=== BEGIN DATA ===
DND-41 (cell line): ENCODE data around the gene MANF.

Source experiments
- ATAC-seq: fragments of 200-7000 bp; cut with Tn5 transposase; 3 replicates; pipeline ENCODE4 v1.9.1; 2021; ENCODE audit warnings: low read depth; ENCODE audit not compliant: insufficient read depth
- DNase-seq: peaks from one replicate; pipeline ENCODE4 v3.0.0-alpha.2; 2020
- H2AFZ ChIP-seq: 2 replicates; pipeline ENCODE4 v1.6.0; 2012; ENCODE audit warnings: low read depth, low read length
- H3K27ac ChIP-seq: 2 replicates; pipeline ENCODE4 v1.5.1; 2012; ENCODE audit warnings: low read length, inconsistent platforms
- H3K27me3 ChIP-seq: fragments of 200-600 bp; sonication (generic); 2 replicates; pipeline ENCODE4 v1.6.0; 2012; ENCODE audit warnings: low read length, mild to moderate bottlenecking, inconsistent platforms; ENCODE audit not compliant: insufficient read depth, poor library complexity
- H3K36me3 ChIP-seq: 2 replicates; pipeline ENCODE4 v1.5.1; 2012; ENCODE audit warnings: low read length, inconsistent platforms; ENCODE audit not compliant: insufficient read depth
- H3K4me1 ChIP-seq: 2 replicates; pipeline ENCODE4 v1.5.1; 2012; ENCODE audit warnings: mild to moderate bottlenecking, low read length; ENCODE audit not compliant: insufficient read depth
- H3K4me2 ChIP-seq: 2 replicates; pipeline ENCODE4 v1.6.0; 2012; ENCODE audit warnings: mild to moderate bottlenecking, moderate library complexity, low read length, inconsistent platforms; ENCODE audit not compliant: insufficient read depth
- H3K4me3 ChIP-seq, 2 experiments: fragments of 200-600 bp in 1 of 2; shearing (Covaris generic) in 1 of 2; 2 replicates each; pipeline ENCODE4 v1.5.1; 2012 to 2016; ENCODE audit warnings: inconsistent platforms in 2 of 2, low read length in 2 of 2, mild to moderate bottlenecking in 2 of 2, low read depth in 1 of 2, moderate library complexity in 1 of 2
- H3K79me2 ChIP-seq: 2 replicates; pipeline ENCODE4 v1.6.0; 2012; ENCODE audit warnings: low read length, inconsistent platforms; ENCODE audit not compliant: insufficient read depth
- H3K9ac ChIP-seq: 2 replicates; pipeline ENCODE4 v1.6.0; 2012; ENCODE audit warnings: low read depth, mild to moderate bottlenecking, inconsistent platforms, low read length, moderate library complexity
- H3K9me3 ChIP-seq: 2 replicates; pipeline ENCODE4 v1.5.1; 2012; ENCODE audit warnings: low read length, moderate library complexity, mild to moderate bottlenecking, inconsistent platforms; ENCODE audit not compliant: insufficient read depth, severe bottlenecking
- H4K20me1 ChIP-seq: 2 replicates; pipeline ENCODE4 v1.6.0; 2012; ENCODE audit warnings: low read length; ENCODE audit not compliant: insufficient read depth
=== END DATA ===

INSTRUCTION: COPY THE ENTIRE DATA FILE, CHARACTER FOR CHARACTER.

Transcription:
DND-41 (cell line): ENCODE data around the gene MANF.

Source experiments
- ATAC-seq: fragments of 200-7000 bp; cut with Tn5 transposase; 3 replicates; pipeline ENCODE4 v1.9.1; 2021; ENCODE audit warnings: low read depth; ENCODE audit not compliant: insufficient read depth
- DNase-seq: peaks from one replicate; pipeline ENCODE4 v3.0.0-alpha.2; 2020
- H2AFZ ChIP-seq: 2 replicates; pipeline ENCODE4 v1.6.0; 2012; ENCODE audit warnings: low read depth, low read length
- H3K27ac ChIP-seq: 2 replicates; pipeline ENCODE4 v1.5.1; 2012; ENCODE audit warnings: low read length, inconsistent platforms
- H3K27me3 ChIP-seq: fragments of 200-600 bp; sonication (generic); 2 replicates; pipeline ENCODE4 v1.6.0; 2012; ENCODE audit warnings: low read length, mild to moderate bottlenecking, inconsistent platforms; ENCODE audit not compliant: insufficient read depth, poor library complexity
- H3K36me3 ChIP-seq: 2 replicates; pipeline ENCODE4 v1.5.1; 2012; ENCODE audit warnings: low read length, inconsistent platforms; ENCODE audit not compliant: insufficient read depth
- H3K4me1 ChIP-seq: 2 replicates; pipeline ENCODE4 v1.5.1; 2012; ENCODE audit warnings: mild to moderate bottlenecking, low read length; ENCODE audit not compliant: insufficient read depth
- H3K4me2 ChIP-seq: 2 replicates; pipeline ENCODE4 v1.6.0; 2012; ENCODE audit warnings: mild to moderate bottlenecking, moderate library complexity, low read length, inconsistent platforms; ENCODE audit not compliant: insufficient read depth
- H3K4me3 ChIP-seq, 2 experiments: fragments of 200-600 bp in 1 of 2; shearing (Covaris generic) in 1 of 2; 2 replicates each; pipeline ENCODE4 v1.5.1; 2012 to 2016; ENCODE audit warnings: inconsistent platforms in 2 of 2, low read length in 2 of 2, mild to moderate bottlenecking in 2 of 2, low read depth in 1 of 2, moderate library complexity in 1 of 2
- H3K79me2 ChIP-seq: 2 replicates; pipeline ENCODE4 v1.6.0; 2012; ENCODE audit warnings: low read length, inconsistent platforms; ENCODE audit not compliant: insufficient read depth
- H3K9ac ChIP-seq: 2 replicates; pipeline ENCODE4 v1.6.0; 2012; ENCODE audit warnings: low read depth, mild to moderate bottlenecking, inconsistent platforms, low read length, moderate library complexity
- H3K9me3 ChIP-seq: 2 replicates; pipeline ENCODE4 v1.5.1; 2012; ENCODE audit warnings: low read length, moderate library complexity, mild to moderate bottlenecking, inconsistent platforms; ENCODE audit not compliant: insufficient read depth, severe bottlenecking
- H4K20me1 ChIP-seq: 2 replicates; pipeline ENCODE4 v1.6.0; 2012; ENCODE audit warnings: low read length; ENCODE audit not compliant: insufficient read depth